- Chicago Sun-Times
By Akshay Seth, Daily B-Side Editor
Published April 5, 2013
Roger Ebert, arguably the greatest and without doubt the most identifiable film critic of the 20th century, died yesterday as a result of recurring complications from an extended battle with thyroid cancer. It was the same thyroid cancer that sidelined him from “Ebert & Roeper,” the same cancer that robbed him of that calm, measured voice and the same cancer that, for seven years, couldn’t keep him from writing about movies.
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And when you look past all the touching goodbyes that’ll be published in the next few days, I think, at least for a moment, it’ll become clear what made Ebert Ebert: not the unending stream of book deals or the hyper-influential television shows that gave him as much recognition as many of the movies he wrote about, but a stubborn resilience — a dedication to keep moving forward and doing what he knew he loved.
At this point, many of you pessimists will probably become disgruntled by my use of the phrase “doing what he loved” and dismiss this homage-slash-eulogy like you would of someone who brings a Hallmark card to a funeral. My 14-year-old self would agree with you; the whole “following your dream” part is old, a phrase thrown around in the third act of feel-good movies in a vain attempt to make two hours and $10 spent at the movie theater mean something. But after a certain point, maybe it’ll be an essay you’ll write or a book you’ll read that unveils some sense of undiminished clarity, you stop feeling superior to the content that you examine. For me, that moment came when I took an active interest in watching movies.
For Roger Ebert, that moment came when he started writing about the movies he watched. In Awake in the Dark: The Best of Roger Ebert, he describes how, while writing his first few reviews, he left the movie theater, formulating the “exact angle of condescension” that would forever define his take on cinema. A clever phrase, bemoaning the abysmal state of Hollywood already floating around in his mind.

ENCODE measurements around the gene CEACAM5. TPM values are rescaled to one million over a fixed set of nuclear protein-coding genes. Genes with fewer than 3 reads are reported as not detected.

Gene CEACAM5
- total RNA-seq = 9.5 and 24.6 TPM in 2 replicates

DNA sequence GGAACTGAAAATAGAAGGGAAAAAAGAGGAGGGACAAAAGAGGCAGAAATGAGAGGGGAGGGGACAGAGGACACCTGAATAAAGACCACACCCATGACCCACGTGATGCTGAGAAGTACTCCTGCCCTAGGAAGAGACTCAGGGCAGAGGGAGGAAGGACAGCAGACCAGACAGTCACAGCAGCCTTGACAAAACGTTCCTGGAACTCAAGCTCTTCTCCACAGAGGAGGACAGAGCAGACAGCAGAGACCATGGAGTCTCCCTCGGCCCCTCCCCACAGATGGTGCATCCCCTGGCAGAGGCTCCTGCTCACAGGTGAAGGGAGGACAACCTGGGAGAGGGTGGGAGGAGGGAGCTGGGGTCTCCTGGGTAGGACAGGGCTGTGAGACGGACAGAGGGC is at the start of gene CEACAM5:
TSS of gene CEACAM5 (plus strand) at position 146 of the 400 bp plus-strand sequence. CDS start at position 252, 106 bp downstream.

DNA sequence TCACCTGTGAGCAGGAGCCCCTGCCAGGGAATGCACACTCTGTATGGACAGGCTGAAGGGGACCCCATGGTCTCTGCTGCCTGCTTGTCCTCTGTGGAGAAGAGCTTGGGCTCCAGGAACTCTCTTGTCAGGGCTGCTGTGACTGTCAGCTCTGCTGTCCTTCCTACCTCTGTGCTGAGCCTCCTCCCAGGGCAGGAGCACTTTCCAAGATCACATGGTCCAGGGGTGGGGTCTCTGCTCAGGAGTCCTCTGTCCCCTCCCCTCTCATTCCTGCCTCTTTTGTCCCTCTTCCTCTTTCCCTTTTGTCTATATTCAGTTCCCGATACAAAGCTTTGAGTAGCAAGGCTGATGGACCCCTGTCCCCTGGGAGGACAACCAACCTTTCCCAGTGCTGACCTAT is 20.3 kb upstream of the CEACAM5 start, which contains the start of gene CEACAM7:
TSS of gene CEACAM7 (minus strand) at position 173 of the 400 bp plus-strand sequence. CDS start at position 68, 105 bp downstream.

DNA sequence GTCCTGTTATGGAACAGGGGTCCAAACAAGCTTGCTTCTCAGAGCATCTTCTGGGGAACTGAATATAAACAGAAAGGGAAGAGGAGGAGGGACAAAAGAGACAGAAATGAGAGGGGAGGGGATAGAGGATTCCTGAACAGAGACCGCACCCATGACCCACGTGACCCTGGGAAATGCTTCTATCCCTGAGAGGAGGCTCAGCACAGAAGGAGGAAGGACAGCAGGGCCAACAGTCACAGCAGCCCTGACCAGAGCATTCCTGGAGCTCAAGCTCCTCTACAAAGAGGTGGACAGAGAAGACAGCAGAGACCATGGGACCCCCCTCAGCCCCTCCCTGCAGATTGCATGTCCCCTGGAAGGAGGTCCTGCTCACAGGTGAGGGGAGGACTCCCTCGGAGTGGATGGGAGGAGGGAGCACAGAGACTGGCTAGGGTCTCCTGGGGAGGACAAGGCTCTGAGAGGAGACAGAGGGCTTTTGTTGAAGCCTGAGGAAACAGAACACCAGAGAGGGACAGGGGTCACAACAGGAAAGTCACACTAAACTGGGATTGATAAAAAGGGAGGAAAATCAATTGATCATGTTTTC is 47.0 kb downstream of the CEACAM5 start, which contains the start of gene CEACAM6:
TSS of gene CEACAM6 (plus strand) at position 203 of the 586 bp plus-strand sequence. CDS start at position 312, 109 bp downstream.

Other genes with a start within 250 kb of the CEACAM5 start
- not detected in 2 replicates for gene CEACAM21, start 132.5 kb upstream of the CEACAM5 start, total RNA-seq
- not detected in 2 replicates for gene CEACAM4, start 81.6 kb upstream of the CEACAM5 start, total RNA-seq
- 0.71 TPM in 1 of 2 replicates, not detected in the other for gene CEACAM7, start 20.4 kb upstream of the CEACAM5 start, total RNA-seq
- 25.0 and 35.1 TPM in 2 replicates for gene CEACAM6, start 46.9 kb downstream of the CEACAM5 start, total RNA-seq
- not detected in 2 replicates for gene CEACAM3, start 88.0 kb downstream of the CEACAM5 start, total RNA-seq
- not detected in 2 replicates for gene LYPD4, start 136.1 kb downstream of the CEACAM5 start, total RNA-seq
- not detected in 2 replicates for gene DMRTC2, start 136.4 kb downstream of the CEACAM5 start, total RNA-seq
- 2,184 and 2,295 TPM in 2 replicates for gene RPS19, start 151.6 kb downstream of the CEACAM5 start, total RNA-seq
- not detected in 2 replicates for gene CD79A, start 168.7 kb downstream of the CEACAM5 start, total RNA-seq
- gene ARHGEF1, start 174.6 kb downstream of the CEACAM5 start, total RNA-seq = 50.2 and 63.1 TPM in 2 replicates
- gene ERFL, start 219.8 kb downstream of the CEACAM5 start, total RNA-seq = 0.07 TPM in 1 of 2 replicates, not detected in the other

Even as the most fledgling of fledgling film critics, I can tell you confidently that this form of acerbic writing gets old and alienating. Fast. What allowed Ebert to gain traction with a mainstream audience and let film criticism, as a discernible form of writing in and of itself, gain hold within the world of professional journalism, is his willingness to accept movies open-mindedly because, just when he’d given up on ever loving his job, he described how “a movie would open that disarmed my defenses and left me ecstatic and joyful.”
With that openness came the belief that accessible writing wasn’t synonymous with stupidity or easiness. The crucial difference was trusting your audience to follow your arguments, no matter how thorough or complex. As long as you took the time to keep them engaged in a way that let them argue back, you could give yourself the opportunity to have a conversation with them — and at its core, that’s what writing reviews is all about.
The first words I ever wrote about a film weren’t directly inspired by that film, but by Ebert’s two-star review of it. I’m talking about “Fight Club,” David Fincher’s frantically stylized depiction of youth’s naive “fuck you” to creeping commercialization. Enraged at the mocking review, I wrote, “Wtf is Ebert thinking. This shit genius.” Words not exactly representative of a film connoisseur, but a response nonetheless. And that’s what mattered: The review got a response out of me without being alarmist bullshit. As someone who (at the time) was afraid to admit that he was developing an unhealthy habit of watching three movies every night, this was a major development.
In his last few days, Ebert did something he’d always avoided: He took an indefinite “leave of presence” (the title of his last blog) from his writing.